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In search of million-dollar service

Published Oct. 12, 2005

Q: As the result of inheritances, I am now a millionaire. My money is in investment management accounts at a bank's trust department, but the money is mine to use as I see fit.

The bank has done a much better job of investing and record-keeping than I could do on my own. My problem is I have no contacts with the bank, other than periodic account statements. I believe $1-million is insignificant to the bank, which was used by my deceased relatives and is in a different state.

One statement showed more than $100,000 had been received from an inheritance. But the only way I learned about it was by reading the statement. Honest! I need a different bank. But how do I find one more willing to help? ?

A: A number of statistical organizations track the performances of bank investment management and trust departments and publish the results, typically ranking the banks from excellent down to poor. You should have no trouble finding the results on file in the reference sections of public libraries.

The trouble is that those rankings are incomplete. They usually give the investment results of accounts handled jointly for many investors, not individual accounts. That would be an impossible task. Furthermore, you're put off by lack of individual attention and service. No study can accurately report which banks are good at providing tender loving care.

If you are determined to switch, visit a number of banks and talk to trust and investment officers. Explain your "problem," which most people would love to have. Ask what kind of personal service each bank would provide for your million-dollar account.

Q: This year, my husband will be 65 and I will be 63. We hope to work two more years. We have lived frugally and saved faithfully. We estimate our home is valued at $150,000.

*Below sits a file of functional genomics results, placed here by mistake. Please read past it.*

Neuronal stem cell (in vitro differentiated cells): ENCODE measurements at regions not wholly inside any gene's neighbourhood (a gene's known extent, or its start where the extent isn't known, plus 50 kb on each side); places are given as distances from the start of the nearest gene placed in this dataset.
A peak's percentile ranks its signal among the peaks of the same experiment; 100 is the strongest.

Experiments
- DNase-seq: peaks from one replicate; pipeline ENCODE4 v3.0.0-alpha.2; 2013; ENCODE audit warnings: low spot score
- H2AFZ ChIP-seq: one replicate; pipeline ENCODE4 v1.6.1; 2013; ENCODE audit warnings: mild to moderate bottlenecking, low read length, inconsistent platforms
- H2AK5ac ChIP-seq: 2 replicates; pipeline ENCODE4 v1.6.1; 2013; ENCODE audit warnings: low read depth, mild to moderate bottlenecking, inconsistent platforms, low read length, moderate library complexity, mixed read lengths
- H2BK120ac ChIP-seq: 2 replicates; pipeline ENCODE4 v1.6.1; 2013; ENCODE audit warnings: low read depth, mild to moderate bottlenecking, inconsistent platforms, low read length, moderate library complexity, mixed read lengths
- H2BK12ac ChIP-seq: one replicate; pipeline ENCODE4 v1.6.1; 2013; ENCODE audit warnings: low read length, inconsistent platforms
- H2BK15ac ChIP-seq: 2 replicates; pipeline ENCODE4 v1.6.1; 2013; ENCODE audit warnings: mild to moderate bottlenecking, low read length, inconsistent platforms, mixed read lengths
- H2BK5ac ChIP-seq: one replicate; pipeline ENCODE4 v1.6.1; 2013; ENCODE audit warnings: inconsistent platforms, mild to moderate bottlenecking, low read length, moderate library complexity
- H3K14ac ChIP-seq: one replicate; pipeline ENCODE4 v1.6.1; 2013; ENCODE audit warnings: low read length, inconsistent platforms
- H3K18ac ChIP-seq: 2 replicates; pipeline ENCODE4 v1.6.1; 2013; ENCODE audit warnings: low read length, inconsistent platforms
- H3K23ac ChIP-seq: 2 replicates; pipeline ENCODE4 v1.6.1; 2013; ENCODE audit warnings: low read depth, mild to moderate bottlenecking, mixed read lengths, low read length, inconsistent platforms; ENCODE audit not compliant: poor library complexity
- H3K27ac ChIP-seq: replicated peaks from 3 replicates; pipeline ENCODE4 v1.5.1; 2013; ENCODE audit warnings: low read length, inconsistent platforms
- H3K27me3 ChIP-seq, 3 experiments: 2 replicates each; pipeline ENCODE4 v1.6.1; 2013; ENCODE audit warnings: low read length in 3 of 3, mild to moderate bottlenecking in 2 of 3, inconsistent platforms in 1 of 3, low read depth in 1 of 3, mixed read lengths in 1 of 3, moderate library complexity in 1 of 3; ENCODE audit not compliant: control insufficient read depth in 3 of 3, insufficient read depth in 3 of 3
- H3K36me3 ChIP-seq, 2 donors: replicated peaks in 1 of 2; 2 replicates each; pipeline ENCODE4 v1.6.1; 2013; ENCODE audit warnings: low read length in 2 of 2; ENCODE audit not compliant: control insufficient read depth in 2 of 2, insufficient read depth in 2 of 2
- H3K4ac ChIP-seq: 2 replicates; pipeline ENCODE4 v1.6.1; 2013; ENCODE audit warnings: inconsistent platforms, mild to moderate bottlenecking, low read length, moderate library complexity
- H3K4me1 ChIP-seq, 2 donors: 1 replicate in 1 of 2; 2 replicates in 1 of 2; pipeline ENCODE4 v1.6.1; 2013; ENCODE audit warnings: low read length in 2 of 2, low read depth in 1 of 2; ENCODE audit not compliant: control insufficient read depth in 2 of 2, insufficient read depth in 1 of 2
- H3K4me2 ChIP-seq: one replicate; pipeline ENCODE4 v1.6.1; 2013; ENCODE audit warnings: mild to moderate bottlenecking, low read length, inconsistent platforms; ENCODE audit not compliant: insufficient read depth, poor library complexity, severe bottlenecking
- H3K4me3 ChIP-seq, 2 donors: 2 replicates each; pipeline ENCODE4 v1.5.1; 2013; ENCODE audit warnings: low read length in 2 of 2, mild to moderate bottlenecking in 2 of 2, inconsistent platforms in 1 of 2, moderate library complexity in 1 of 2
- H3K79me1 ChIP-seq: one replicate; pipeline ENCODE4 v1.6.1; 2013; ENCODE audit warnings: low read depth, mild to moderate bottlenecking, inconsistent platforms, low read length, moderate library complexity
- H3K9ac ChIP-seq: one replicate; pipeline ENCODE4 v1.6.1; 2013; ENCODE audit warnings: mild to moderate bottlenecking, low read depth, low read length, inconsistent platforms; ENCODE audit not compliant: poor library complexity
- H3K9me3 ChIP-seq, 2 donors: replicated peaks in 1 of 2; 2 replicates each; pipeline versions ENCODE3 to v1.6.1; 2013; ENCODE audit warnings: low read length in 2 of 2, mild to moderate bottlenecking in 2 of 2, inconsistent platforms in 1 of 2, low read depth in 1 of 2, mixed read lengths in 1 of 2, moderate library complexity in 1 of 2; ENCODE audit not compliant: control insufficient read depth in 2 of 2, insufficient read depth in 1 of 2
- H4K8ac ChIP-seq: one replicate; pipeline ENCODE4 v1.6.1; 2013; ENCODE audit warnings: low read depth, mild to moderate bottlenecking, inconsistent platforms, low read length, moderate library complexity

Our other assets, totaling $316,000, include $130,000 in money market deposit accounts and six-month certificates of deposit, $11,000 in Series E bonds, $57,000 in my husband's 401(k) retirement plan, $30,000 in annuities, $43,000 in bank individual retirement accounts at low interest and $45,000 in insurance company stock purchased when my husband was an employee. We project a monthly retirement income of $2,000 from Social Security benefits and my modest pension.

At this late stage, should we consider investing in mutual funds, collateralized mortgage obligations, bonds, etc., or just leave everything in low-interest bank accounts?

A: At your point in life, which is not a "late stage," you could make a big mistake straying from Federal Deposit Insurance Corp. coverage. Anyway, "everything" you have is not in low-interest bank accounts. Your E bonds are accumulating interest at a guaranteed 6 percent. The 401(k) plan and annuities should be earning reasonable interest if they have been invested wisely. If the dividend on the insurance company stock increases occasionally, it will help offset inflation. If pinched for cash, you can start withdrawing from the 401(k) and IRAs, as you will be required to do after passing age 70{.

While far from rich, you are not poor. You'll be in better financial shape than many retired folks. Even though you don't come out and say so, the tone of your letter indicates your home is mortgage-free. You should be able to live comfortably _ but not excessively _ on what you have.

William Doyle answers written questions only through the column. Send questions to him at King Features Syndicate, 235 E 45th St., New York, NY 10017.